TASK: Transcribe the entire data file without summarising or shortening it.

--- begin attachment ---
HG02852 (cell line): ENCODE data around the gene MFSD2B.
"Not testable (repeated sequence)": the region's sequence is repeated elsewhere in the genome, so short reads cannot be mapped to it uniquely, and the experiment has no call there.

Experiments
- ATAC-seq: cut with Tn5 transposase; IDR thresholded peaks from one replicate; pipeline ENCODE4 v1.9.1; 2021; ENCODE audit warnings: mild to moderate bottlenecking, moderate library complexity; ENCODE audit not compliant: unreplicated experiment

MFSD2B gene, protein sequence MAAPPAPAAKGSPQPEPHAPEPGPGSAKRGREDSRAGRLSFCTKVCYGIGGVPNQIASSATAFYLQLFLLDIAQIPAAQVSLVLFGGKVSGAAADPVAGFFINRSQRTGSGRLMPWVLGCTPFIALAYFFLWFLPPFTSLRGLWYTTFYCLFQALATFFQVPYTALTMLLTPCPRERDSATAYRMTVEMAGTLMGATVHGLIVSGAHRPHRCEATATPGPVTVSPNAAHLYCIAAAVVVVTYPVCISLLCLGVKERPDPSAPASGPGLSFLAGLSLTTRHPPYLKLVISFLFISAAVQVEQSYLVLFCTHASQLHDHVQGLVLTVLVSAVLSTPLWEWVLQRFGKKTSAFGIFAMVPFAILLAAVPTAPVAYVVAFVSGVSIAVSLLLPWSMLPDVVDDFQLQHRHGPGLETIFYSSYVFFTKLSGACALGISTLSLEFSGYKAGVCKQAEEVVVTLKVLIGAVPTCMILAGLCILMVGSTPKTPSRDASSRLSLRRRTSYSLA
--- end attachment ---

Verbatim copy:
HG02852 (cell line): ENCODE data around the gene MFSD2B.
"Not testable (repeated sequence)": the region's sequence is repeated elsewhere in the genome, so short reads cannot be mapped to it uniquely, and the experiment has no call there.

Experiments
- ATAC-seq: cut with Tn5 transposase; IDR thresholded peaks from one replicate; pipeline ENCODE4 v1.9.1; 2021; ENCODE audit warnings: mild to moderate bottlenecking, moderate library complexity; ENCODE audit not compliant: unreplicated experiment

MFSD2B gene, protein sequence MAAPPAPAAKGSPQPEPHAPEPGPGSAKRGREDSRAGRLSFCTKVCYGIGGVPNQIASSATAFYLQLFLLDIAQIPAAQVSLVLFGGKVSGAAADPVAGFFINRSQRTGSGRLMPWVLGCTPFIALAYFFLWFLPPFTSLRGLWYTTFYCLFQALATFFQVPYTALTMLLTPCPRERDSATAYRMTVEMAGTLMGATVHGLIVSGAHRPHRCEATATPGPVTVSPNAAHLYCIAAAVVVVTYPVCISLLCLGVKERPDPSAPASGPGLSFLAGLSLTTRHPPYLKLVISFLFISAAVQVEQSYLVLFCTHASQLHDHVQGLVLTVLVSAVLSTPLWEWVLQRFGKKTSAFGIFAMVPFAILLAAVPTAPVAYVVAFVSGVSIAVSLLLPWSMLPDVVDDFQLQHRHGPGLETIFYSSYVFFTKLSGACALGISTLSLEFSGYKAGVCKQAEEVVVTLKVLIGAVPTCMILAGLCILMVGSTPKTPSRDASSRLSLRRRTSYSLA